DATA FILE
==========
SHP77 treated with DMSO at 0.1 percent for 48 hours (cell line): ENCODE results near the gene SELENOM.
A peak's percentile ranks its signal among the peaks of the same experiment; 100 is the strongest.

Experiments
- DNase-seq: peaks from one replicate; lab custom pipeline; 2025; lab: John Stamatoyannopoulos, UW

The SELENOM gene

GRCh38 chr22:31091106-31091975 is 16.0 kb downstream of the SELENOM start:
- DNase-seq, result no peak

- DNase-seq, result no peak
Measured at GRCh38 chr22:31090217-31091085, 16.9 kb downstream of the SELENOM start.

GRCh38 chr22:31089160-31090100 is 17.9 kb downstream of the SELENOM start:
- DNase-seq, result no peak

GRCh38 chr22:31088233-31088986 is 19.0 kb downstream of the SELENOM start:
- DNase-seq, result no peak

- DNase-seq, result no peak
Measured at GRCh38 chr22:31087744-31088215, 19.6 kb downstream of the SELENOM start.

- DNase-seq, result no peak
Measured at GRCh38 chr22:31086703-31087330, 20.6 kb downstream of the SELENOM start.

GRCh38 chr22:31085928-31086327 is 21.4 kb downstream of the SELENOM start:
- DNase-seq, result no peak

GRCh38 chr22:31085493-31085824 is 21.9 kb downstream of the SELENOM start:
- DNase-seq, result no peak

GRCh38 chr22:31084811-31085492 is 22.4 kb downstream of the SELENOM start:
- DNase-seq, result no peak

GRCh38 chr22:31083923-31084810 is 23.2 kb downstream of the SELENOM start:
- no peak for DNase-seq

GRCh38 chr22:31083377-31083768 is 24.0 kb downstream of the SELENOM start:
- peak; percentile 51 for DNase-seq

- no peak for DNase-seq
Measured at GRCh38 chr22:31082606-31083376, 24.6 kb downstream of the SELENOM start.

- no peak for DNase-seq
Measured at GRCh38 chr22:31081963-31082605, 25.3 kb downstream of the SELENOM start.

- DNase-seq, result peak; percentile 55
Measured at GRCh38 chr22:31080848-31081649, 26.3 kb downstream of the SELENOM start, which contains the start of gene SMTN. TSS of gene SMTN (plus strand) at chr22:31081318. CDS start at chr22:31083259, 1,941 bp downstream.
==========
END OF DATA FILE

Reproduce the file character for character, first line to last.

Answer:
SHP77 treated with DMSO at 0.1 percent for 48 hours (cell line): ENCODE results near the gene SELENOM.
A peak's percentile ranks its signal among the peaks of the same experiment; 100 is the strongest.

Experiments
- DNase-seq: peaks from one replicate; lab custom pipeline; 2025; lab: John Stamatoyannopoulos, UW

The SELENOM gene

GRCh38 chr22:31091106-31091975 is 16.0 kb downstream of the SELENOM start:
- DNase-seq, result no peak

- DNase-seq, result no peak
Measured at GRCh38 chr22:31090217-31091085, 16.9 kb downstream of the SELENOM start.

GRCh38 chr22:31089160-31090100 is 17.9 kb downstream of the SELENOM start:
- DNase-seq, result no peak

GRCh38 chr22:31088233-31088986 is 19.0 kb downstream of the SELENOM start:
- DNase-seq, result no peak

- DNase-seq, result no peak
Measured at GRCh38 chr22:31087744-31088215, 19.6 kb downstream of the SELENOM start.

- DNase-seq, result no peak
Measured at GRCh38 chr22:31086703-31087330, 20.6 kb downstream of the SELENOM start.

GRCh38 chr22:31085928-31086327 is 21.4 kb downstream of the SELENOM start:
- DNase-seq, result no peak

GRCh38 chr22:31085493-31085824 is 21.9 kb downstream of the SELENOM start:
- DNase-seq, result no peak

GRCh38 chr22:31084811-31085492 is 22.4 kb downstream of the SELENOM start:
- DNase-seq, result no peak

GRCh38 chr22:31083923-31084810 is 23.2 kb downstream of the SELENOM start:
- no peak for DNase-seq

GRCh38 chr22:31083377-31083768 is 24.0 kb downstream of the SELENOM start:
- peak; percentile 51 for DNase-seq

- no peak for DNase-seq
Measured at GRCh38 chr22:31082606-31083376, 24.6 kb downstream of the SELENOM start.

- no peak for DNase-seq
Measured at GRCh38 chr22:31081963-31082605, 25.3 kb downstream of the SELENOM start.

- DNase-seq, result peak; percentile 55
Measured at GRCh38 chr22:31080848-31081649, 26.3 kb downstream of the SELENOM start, which contains the start of gene SMTN. TSS of gene SMTN (plus strand) at chr22:31081318. CDS start at chr22:31083259, 1,941 bp downstream.